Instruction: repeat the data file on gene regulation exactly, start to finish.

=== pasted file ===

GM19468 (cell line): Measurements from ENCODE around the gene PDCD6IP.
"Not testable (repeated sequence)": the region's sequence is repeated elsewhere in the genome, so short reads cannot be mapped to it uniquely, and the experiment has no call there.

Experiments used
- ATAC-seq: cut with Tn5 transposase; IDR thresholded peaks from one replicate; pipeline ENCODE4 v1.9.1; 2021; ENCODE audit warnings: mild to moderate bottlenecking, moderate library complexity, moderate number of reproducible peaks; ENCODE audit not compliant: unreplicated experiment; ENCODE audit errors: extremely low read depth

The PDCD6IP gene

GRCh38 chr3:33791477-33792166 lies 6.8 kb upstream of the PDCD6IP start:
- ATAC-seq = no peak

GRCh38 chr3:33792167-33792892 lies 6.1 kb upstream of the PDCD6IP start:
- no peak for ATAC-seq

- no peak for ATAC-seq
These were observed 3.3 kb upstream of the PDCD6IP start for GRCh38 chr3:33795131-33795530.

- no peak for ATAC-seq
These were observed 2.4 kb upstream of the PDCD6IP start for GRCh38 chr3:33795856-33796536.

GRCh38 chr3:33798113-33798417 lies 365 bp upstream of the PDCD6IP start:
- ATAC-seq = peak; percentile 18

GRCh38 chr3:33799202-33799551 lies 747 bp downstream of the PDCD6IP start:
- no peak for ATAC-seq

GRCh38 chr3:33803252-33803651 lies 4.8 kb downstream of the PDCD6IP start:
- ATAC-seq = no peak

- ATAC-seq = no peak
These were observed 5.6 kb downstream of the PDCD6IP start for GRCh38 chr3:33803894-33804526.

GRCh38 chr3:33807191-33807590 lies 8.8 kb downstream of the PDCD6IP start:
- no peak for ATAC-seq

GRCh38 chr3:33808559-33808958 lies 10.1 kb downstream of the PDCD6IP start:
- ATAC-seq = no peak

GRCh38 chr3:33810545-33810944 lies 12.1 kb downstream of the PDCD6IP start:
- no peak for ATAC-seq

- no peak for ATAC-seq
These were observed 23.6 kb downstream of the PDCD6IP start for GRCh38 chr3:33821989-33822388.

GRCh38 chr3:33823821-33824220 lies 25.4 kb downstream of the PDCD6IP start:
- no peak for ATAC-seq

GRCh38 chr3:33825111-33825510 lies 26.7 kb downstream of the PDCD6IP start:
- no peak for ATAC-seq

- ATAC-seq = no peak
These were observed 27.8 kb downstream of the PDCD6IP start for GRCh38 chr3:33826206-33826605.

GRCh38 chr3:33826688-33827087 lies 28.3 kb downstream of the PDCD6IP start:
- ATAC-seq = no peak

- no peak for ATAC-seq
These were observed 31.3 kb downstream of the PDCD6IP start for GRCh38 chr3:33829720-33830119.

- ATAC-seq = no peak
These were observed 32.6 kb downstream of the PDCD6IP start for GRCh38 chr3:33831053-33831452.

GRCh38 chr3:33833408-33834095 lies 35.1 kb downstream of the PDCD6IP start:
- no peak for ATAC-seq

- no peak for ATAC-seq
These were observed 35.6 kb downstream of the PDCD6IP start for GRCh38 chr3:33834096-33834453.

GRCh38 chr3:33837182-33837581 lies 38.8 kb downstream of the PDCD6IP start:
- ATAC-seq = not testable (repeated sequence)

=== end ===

GM19468 (cell line): Measurements from ENCODE around the gene PDCD6IP.
"Not testable (repeated sequence)": the region's sequence is repeated elsewhere in the genome, so short reads cannot be mapped to it uniquely, and the experiment has no call there.

Experiments used
- ATAC-seq: cut with Tn5 transposase; IDR thresholded peaks from one replicate; pipeline ENCODE4 v1.9.1; 2021; ENCODE audit warnings: mild to moderate bottlenecking, moderate library complexity, moderate number of reproducible peaks; ENCODE audit not compliant: unreplicated experiment; ENCODE audit errors: extremely low read depth

The PDCD6IP gene

GRCh38 chr3:33791477-33792166 lies 6.8 kb upstream of the PDCD6IP start:
- ATAC-seq = no peak

GRCh38 chr3:33792167-33792892 lies 6.1 kb upstream of the PDCD6IP start:
- no peak for ATAC-seq

- no peak for ATAC-seq
These were observed 3.3 kb upstream of the PDCD6IP start for GRCh38 chr3:33795131-33795530.

- no peak for ATAC-seq
These were observed 2.4 kb upstream of the PDCD6IP start for GRCh38 chr3:33795856-33796536.

GRCh38 chr3:33798113-33798417 lies 365 bp upstream of the PDCD6IP start:
- ATAC-seq = peak; percentile 18

GRCh38 chr3:33799202-33799551 lies 747 bp downstream of the PDCD6IP start:
- no peak for ATAC-seq

GRCh38 chr3:33803252-33803651 lies 4.8 kb downstream of the PDCD6IP start:
- ATAC-seq = no peak

- ATAC-seq = no peak
These were observed 5.6 kb downstream of the PDCD6IP start for GRCh38 chr3:33803894-33804526.

GRCh38 chr3:33807191-33807590 lies 8.8 kb downstream of the PDCD6IP start:
- no peak for ATAC-seq

GRCh38 chr3:33808559-33808958 lies 10.1 kb downstream of the PDCD6IP start:
- ATAC-seq = no peak

GRCh38 chr3:33810545-33810944 lies 12.1 kb downstream of the PDCD6IP start:
- no peak for ATAC-seq

- no peak for ATAC-seq
These were observed 23.6 kb downstream of the PDCD6IP start for GRCh38 chr3:33821989-33822388.

GRCh38 chr3:33823821-33824220 lies 25.4 kb downstream of the PDCD6IP start:
- no peak for ATAC-seq

GRCh38 chr3:33825111-33825510 lies 26.7 kb downstream of the PDCD6IP start:
- no peak for ATAC-seq

- ATAC-seq = no peak
These were observed 27.8 kb downstream of the PDCD6IP start for GRCh38 chr3:33826206-33826605.

GRCh38 chr3:33826688-33827087 lies 28.3 kb downstream of the PDCD6IP start:
- ATAC-seq = no peak

- no peak for ATAC-seq
These were observed 31.3 kb downstream of the PDCD6IP start for GRCh38 chr3:33829720-33830119.

- ATAC-seq = no peak
These were observed 32.6 kb downstream of the PDCD6IP start for GRCh38 chr3:33831053-33831452.

GRCh38 chr3:33833408-33834095 lies 35.1 kb downstream of the PDCD6IP start:
- no peak for ATAC-seq

- no peak for ATAC-seq
These were observed 35.6 kb downstream of the PDCD6IP start for GRCh38 chr3:33834096-33834453.

GRCh38 chr3:33837182-33837581 lies 38.8 kb downstream of the PDCD6IP start:
- ATAC-seq = not testable (repeated sequence)